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House vote on concealed weapons a victory for gun lobby

November 16, 2011|By Kathleen Hennessey, Washington Bureau

The House gave gun rights advocates their first legislative win of the year in a move that some saw as a Republican reversal on protecting states' rights: approval of a federal regulation that would require states that issue concealed-weapons permits to honor such permits from other states.

The GOP-led chamber approved the National Right-to-Carry Reciprocity Act of 2011, intended to allow gun owners to travel more easily from state to state without worrying about whether their concealed carry permit was valid.

The measure passed, 272-154, with 43 Democrats crossing party lines to support it.

The legislation is not expected to be taken up by the Democratic-led Senate. A similar measure failed in the Senate in 2009, although it won support from 20 Democrats.

Opponents saw a conflict with another GOP priority -- states' rights. They argued that the proposed law would override state laws that determine who should be allow to carry a concealed weapon.

The debate put the spotlight on the familiar tug of war between state and federal power, but it was somewhat unusual to see Republicans supporting the federal side. Proponents said the move was merely an attempt to bring clarity to a complicated system of permit reciprocity – a move similar to requiring that state driver's licenses be recognized in all states.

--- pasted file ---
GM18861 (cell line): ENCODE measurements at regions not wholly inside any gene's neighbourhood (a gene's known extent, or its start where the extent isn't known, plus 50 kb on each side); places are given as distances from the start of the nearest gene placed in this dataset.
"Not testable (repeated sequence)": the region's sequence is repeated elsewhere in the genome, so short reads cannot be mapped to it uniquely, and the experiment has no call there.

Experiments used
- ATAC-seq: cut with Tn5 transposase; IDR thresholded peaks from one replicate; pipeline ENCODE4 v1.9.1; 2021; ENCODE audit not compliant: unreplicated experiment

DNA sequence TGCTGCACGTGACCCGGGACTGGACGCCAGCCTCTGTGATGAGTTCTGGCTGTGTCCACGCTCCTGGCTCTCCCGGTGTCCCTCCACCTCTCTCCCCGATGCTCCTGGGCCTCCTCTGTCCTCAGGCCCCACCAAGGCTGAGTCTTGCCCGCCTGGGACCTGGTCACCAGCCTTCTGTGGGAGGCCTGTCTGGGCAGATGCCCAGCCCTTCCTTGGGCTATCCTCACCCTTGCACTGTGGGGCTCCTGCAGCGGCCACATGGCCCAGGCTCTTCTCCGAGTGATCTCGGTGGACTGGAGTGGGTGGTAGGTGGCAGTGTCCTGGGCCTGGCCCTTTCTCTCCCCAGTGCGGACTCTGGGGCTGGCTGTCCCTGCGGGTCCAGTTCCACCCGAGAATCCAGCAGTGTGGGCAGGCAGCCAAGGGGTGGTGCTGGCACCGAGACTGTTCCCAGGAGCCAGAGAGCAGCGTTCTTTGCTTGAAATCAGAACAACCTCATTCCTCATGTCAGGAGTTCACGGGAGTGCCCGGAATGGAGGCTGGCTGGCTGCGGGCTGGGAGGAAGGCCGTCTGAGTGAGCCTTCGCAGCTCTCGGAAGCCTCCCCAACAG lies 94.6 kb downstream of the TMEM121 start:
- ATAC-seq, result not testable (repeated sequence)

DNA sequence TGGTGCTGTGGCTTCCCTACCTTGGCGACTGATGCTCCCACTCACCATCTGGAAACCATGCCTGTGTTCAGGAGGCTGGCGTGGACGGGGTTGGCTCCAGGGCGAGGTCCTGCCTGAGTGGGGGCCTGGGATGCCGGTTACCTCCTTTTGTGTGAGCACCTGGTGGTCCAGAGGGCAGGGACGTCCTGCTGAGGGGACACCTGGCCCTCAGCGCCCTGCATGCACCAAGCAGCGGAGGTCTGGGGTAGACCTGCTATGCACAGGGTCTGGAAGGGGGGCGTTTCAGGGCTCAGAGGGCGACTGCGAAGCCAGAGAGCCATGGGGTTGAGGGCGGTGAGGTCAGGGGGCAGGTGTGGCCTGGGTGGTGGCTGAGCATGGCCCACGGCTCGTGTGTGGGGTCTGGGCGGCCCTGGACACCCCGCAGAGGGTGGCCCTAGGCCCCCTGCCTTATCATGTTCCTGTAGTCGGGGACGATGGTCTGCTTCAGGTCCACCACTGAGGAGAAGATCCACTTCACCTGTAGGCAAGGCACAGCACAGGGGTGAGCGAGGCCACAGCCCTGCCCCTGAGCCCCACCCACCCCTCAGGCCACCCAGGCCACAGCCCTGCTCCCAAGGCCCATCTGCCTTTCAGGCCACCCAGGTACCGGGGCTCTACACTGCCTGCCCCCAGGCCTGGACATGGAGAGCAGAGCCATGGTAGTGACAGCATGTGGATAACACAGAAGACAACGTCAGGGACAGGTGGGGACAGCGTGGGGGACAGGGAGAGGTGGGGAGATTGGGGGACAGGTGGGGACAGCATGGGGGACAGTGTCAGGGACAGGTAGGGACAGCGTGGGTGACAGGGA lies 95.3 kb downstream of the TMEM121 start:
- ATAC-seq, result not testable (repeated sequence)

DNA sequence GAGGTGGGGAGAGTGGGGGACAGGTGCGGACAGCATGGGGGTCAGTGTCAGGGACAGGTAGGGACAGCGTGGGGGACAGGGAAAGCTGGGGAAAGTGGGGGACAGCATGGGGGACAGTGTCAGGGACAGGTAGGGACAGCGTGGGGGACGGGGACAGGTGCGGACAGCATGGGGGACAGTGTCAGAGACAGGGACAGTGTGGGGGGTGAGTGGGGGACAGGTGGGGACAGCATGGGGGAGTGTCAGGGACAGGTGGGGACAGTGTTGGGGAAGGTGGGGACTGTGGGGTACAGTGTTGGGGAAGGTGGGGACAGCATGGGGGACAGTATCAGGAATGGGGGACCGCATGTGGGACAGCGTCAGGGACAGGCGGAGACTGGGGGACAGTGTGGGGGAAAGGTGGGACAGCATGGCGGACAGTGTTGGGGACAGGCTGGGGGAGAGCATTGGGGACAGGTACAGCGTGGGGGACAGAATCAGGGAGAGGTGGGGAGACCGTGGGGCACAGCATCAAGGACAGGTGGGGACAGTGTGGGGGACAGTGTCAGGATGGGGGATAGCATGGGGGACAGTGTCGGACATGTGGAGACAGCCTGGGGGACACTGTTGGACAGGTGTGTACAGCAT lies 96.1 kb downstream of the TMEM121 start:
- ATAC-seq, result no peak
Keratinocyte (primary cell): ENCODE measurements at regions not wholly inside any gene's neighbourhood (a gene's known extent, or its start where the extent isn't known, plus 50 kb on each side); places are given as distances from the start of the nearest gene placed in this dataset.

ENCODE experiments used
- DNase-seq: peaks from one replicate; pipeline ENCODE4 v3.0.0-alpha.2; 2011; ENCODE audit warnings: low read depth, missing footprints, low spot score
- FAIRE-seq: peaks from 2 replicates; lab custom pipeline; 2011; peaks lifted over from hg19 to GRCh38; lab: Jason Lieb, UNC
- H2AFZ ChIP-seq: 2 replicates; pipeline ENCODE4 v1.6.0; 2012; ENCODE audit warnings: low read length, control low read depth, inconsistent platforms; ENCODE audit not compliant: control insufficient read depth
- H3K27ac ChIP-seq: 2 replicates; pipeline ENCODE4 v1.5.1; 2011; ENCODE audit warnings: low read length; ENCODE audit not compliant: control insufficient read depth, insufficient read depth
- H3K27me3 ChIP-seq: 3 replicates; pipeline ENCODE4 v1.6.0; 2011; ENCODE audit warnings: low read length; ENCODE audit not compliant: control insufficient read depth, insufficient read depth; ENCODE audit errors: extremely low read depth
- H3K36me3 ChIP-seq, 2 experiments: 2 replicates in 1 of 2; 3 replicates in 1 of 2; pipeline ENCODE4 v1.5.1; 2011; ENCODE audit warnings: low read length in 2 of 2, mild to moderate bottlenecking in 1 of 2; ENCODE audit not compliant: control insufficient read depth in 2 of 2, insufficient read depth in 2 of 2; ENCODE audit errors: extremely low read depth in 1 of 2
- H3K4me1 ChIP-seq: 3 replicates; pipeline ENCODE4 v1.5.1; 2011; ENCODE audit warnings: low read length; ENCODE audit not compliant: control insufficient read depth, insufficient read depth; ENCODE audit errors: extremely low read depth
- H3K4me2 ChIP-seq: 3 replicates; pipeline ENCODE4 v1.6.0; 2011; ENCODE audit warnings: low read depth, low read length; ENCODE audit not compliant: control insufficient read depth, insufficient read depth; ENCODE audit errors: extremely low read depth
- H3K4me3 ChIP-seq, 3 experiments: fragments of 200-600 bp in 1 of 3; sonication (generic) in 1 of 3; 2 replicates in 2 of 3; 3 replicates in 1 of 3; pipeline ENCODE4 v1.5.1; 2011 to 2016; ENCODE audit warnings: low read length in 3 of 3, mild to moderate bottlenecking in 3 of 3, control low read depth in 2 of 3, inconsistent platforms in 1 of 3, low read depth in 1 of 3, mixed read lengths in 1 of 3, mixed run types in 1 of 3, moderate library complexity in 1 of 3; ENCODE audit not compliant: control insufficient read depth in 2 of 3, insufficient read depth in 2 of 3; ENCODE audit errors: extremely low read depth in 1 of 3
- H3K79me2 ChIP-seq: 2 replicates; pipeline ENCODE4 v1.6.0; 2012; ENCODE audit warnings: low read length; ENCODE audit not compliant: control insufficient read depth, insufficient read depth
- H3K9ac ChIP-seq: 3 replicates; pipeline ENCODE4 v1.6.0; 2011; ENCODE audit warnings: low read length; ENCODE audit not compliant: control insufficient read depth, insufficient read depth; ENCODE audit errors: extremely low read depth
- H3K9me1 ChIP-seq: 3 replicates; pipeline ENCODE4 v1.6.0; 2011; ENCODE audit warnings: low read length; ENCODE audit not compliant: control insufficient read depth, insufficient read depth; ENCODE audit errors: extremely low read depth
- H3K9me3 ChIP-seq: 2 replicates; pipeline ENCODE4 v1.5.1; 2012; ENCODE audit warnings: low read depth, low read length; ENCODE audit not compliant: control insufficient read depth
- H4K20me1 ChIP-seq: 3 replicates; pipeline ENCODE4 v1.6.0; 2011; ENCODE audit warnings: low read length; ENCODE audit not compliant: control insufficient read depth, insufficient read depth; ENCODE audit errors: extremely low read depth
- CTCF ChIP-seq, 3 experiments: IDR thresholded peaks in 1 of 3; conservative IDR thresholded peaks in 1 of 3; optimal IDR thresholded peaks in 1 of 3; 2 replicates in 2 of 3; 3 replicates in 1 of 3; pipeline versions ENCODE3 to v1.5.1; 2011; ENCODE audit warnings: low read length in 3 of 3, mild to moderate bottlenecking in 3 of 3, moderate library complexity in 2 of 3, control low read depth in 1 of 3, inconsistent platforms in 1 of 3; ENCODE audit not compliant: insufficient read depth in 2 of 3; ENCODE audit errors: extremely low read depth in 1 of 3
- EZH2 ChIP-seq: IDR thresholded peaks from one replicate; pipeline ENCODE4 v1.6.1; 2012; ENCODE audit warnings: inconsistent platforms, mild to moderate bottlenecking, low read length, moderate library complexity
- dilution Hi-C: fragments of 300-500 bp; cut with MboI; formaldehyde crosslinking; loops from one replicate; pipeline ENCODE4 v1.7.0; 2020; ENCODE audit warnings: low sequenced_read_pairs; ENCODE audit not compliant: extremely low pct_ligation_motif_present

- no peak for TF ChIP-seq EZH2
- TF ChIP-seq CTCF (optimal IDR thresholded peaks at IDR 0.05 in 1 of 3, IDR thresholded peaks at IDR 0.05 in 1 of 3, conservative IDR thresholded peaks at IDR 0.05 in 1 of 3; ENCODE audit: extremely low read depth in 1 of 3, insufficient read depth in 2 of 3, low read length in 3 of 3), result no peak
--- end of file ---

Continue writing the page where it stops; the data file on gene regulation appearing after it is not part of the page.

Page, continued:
Forty states already allow some form of concealed-weapons permits reciprocity, advocates said.

Democrats and Republicans had largely tabled the 2nd Amendment debate this session, even after the point-blank shooting of Rep. Gabrielle Giffords (D-Ariz.) at a constituents' event in Tucson in January. Wednesday's vote was a chance to win cheers from gun rights supporters, a key segment of the GOP base.

Similar base-pleasing measures have been making more frequent appearances on the House floor, as the year winds to a close and lawmakers turn to 2012 campaign mode.

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